It’s April. Easter is over, Pentecost is on the horizon, and soon Jesus will begin to create his church.
Church. It can be a hard word. It can even stick in your throat a bit, if you’ve eve sucked back the bile of hurtful words and judgmental glances when you weren’t doing the church thing right, or you asked too many questions in Bible class, or your children did not behave like the pastor’s kids. (My unruly children were the pastor’s kids. Oh well.)
Or maybe you’ve seen too many TV preachers to trust anyone who stands in authority and tells you what the Bible says and doesn’t say and what that all means for your day-to-day. Does it mean anything, really, for my carpool duty or cubicle sitting or soccer sidelining?
Maybe you’ve seen too many Christians.
I’ve met enough of you to know that “church” evokes different reactions from different people. Some love it. Some hate it. Most falter somewhere in between, unsure, if they would admit it, they know why they get up very week (or two), dress the kids, and sing songs with a bunch of other pilgrims.
Some of us have been hurt. Some have done the hurting Some have no idea what the fuss is all about. But “church” is a loaded word, fraught with emotion. Let’s spend some time exploring the why of church. The meaning of church. The possibilities of church. I would love to hear your experiences. Here’s mine.
According to the Bible, the church is supposed to be a family. Sometimes, families are hard. Addiction to self-righteousness runs as strongly in some churches as addiction to alcohol runs in my genetic inheritance. Inability to remove masks and be honest with one another is as common in church as my mother’s inability to go without her salon appointment to be rolled, starched, and blonded once a week.
For most of my childhood, I had no idea my mother was not blonde. Until I saw a photo of her at fifteen, I was unaware she had beautiful brown, wavy locks. But that was not the look prized in the 60’s; hence, weekly beauty salon appointments.
Our real selves are often not the prized look in church. Hence, hiding behind perfect, plastic expressions that guard everything and mean nothing. And who can blame anyone for deciding that a weekly dose of that impeccable unreality is not necessary, or helpful?
Maybe you’re afraid church, and maybe that’s why.
You may be a weekly-attending dotted-line-signed member of an actual church, one with a venerable name like First Something-or-other of the Apostles, or a cool, hipster name like Journey Place. You may come every so often, whenever the mood strikes or the kids ask or it’s raining so there’s nothing to do outside. You may have walked away, hurt or confused or both.
I don’t know. Once, I left the megachurch my husband and I had ben attending for a few months to find a smaller church, one where we could feel known and needed. Once, I left my small church to attend a megachurch for a season, a place where I could be anonymous and unseen and unhurt by the things that had wounded me in our old congregation. You just never know.
I don’t make a habit of leaving. I’ve never not gone to church since giving my life to Jesus at sixteen. (Unless you count freshman year of college when I didn’t have a car, didn’t want to commit and hey, did want to sleep in. OK, I guess you have to count that.)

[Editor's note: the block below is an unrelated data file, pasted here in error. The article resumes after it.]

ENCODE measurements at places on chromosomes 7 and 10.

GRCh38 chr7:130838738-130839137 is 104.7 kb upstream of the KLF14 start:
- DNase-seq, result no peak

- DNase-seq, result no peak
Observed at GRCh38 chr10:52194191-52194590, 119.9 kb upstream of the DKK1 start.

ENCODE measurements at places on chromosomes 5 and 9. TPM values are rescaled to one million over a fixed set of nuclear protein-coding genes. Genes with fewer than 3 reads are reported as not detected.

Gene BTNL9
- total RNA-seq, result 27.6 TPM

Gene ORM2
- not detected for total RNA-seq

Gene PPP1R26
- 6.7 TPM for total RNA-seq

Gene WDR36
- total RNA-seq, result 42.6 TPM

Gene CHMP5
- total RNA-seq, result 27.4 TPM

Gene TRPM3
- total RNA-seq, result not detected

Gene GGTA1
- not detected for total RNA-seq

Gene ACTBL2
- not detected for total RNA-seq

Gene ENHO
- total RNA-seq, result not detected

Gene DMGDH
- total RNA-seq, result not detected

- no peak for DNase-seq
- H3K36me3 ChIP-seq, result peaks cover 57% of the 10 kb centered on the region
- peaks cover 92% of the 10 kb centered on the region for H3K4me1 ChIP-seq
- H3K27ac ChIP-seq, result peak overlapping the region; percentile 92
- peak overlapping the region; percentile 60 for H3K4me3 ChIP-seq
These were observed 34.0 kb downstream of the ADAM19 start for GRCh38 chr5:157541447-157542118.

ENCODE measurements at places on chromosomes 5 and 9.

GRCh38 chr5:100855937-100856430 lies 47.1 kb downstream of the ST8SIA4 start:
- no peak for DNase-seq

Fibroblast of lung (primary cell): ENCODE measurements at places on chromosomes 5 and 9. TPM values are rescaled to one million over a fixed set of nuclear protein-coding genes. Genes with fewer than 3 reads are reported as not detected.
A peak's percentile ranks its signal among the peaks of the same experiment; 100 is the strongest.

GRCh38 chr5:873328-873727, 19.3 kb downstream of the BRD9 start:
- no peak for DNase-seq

If anything, I am fiercely loyal to a fault. I won’t quit on anything until everyone else has gone home and all the lights are out. When I did walk away from the one bad church experience, it took someone else close to me to state the obvious—“Why are you still there? They are treating you terribly and you are miserable!” Even then, I didn’t leave. I just mentally checked out. The church had to actually close for me to leave.
I can be stubborn. Was it Churchill who said “never, never, never give up”? I am Churchill when it comes to quitting.
Leaving is a last resort. But sometimes, last resorts become the only things that keep us sane.
When Rachel Held Evans writes about driving away from her church, knowing she would not be back, she says that she wept, wondering who would bring her casseroles if one day she had a baby? She didn’t cry for casseroles. She cried for community.
We need community. We need family. We need a tribe. We need it locally, not on the internet, although those people are lovely and quite needed when our “in real life” gets rough and no one completely understands.
We need a church. But church gives us a nervous tic.
I could spend a long time on the whys of going to church. It’s been a constant for me, when much of my life was in upheaval. Church was always there, in its imperfection, calling me to one thing certain, one sure peace.
For now, I’ll just say I get it. I get why you are wherever you are. I want to talk about what it should look like. I want to explore how we get past the ticks and the scars. I want to learn how to find our tribe. For now, I’ll leave you with Sarah Bessey’s words, words that echo my feelings about why I, too, show up in a school gym once a week. (Besides the fact that I am the pastor, and not showing up would be a little unacceptable.)
“In a fractured and mobile and hypercustomized world, intentional community—plain old church—feels like a radical act of faith and sometimes like a spiritual discipline. We show up at a rented school and drink a cup of tea with the people of God. And we remember together who we are and why we live this life, and we figure out all over again how to be disciples of the Way.” (Sarah Bessey, Out of Sorts)